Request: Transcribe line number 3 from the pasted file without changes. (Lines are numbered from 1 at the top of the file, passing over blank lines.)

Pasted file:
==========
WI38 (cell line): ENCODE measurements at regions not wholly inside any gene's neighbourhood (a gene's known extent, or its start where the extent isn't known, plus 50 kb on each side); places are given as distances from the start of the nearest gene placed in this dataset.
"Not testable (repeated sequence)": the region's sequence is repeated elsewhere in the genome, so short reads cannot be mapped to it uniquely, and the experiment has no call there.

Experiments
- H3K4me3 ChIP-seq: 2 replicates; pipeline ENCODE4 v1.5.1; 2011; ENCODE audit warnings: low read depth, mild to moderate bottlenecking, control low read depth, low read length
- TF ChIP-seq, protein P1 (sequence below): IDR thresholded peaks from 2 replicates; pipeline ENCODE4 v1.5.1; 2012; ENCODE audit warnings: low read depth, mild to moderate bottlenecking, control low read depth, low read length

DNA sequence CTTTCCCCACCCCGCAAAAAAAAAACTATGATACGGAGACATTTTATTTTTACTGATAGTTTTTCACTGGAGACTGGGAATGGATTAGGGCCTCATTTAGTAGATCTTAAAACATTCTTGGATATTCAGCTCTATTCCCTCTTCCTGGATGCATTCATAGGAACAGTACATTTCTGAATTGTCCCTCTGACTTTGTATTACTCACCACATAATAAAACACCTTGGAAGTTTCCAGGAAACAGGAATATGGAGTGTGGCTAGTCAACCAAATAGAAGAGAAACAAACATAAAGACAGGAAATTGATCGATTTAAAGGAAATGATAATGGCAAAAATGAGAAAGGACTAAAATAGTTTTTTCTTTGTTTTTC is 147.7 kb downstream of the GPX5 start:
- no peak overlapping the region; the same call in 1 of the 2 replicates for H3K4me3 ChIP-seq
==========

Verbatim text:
Experiments